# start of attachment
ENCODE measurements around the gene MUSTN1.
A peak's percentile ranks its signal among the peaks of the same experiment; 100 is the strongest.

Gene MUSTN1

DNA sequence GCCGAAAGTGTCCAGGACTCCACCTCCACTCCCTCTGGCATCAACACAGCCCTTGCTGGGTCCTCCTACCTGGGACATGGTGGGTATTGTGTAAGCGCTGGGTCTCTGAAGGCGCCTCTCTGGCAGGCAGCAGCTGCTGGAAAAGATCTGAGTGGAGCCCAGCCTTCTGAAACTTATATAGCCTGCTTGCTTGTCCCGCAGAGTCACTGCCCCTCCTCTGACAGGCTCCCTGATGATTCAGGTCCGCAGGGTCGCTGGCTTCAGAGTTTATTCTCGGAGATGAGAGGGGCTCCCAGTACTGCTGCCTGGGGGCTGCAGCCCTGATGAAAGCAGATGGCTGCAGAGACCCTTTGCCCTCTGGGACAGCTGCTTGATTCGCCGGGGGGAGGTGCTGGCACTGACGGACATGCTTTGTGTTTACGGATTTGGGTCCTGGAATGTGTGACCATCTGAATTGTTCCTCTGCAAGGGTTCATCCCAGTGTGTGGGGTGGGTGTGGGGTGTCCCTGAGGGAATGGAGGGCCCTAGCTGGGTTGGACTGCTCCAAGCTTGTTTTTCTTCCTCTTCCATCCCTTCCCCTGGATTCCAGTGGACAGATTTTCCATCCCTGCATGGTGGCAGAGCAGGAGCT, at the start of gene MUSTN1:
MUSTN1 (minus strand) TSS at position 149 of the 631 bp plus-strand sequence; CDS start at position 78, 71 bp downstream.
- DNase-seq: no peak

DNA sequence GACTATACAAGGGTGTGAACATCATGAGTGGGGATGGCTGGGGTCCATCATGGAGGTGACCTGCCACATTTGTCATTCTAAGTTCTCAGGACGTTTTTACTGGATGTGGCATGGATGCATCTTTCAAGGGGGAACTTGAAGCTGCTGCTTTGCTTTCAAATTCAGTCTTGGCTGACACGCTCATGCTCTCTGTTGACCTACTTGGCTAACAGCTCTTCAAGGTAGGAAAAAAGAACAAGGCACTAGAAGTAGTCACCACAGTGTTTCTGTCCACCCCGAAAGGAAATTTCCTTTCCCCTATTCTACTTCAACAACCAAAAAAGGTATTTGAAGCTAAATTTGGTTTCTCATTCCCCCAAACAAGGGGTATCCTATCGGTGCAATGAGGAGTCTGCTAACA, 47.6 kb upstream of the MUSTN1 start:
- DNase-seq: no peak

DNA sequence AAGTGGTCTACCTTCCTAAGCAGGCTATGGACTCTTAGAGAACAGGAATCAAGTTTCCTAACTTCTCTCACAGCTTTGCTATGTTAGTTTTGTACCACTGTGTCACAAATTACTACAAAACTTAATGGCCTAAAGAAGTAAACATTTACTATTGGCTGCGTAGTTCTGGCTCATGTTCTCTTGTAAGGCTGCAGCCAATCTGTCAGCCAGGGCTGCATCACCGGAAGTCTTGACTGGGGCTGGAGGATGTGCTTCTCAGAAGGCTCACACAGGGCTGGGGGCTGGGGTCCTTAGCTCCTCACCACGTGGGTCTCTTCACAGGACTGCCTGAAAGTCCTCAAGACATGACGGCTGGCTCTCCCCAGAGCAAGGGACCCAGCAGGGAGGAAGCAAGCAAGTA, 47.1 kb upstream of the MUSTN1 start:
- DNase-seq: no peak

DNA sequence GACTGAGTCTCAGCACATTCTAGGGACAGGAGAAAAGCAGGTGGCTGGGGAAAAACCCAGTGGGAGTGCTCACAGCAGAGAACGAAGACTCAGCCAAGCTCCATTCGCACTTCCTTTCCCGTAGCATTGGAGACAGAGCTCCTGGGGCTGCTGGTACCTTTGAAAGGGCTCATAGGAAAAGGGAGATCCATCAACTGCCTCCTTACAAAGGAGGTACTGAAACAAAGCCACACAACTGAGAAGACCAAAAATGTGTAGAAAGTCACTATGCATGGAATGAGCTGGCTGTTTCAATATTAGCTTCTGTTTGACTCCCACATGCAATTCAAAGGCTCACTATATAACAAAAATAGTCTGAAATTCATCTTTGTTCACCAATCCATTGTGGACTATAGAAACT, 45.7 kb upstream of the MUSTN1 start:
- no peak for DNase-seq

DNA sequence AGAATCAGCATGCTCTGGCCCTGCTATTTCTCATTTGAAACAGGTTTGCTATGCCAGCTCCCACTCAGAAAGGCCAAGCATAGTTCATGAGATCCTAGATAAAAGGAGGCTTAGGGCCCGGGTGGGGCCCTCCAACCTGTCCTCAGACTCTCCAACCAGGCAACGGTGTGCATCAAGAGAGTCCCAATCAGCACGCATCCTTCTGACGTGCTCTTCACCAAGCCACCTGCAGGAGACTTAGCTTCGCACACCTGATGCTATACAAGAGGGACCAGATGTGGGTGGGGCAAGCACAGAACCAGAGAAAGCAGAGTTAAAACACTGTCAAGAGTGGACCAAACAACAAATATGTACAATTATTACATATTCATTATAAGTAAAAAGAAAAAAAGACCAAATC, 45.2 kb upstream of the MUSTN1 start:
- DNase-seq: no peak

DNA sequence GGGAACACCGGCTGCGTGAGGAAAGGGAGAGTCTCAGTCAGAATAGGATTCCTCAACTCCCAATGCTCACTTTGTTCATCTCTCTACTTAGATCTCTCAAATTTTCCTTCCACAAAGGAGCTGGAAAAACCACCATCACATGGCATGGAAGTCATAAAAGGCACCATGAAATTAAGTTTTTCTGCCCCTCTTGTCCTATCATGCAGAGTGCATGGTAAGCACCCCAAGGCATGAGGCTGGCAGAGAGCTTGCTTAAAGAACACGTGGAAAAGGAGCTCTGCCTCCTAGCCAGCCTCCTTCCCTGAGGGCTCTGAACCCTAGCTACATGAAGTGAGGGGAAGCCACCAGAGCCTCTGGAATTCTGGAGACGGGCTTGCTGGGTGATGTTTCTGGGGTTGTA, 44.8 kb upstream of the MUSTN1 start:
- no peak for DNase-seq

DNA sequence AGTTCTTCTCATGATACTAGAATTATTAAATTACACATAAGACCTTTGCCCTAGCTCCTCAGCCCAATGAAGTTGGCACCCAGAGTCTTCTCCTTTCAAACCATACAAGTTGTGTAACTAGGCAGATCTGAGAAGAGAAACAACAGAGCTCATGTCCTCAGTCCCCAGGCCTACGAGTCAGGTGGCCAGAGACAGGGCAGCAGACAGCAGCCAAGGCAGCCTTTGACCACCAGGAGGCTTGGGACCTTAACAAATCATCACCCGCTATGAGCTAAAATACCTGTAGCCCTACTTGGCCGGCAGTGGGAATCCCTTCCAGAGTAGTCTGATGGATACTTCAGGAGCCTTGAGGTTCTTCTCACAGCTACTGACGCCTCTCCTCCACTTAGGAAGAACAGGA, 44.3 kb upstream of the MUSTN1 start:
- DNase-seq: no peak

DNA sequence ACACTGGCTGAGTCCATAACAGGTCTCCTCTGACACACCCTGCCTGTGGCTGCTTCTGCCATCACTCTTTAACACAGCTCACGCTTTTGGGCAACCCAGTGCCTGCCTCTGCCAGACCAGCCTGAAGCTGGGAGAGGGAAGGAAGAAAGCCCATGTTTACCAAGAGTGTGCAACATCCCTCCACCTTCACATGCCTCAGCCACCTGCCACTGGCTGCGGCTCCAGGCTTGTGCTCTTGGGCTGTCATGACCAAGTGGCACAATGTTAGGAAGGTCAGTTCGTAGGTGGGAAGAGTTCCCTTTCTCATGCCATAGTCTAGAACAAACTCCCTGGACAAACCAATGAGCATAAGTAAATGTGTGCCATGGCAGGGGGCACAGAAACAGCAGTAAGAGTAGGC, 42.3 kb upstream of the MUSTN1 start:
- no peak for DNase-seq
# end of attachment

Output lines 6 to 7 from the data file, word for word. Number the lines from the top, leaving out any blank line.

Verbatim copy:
- DNase-seq: no peak

DNA sequence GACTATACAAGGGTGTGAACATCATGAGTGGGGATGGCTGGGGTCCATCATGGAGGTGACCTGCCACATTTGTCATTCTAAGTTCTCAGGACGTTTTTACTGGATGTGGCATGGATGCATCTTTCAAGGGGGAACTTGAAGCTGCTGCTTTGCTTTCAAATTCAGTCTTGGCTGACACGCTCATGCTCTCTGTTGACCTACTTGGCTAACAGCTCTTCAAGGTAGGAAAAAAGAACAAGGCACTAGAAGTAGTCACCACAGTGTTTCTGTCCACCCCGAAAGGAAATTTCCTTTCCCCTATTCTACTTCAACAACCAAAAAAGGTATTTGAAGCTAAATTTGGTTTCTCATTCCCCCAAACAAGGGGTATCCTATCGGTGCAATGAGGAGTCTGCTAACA, 47.6 kb upstream of the MUSTN1 start: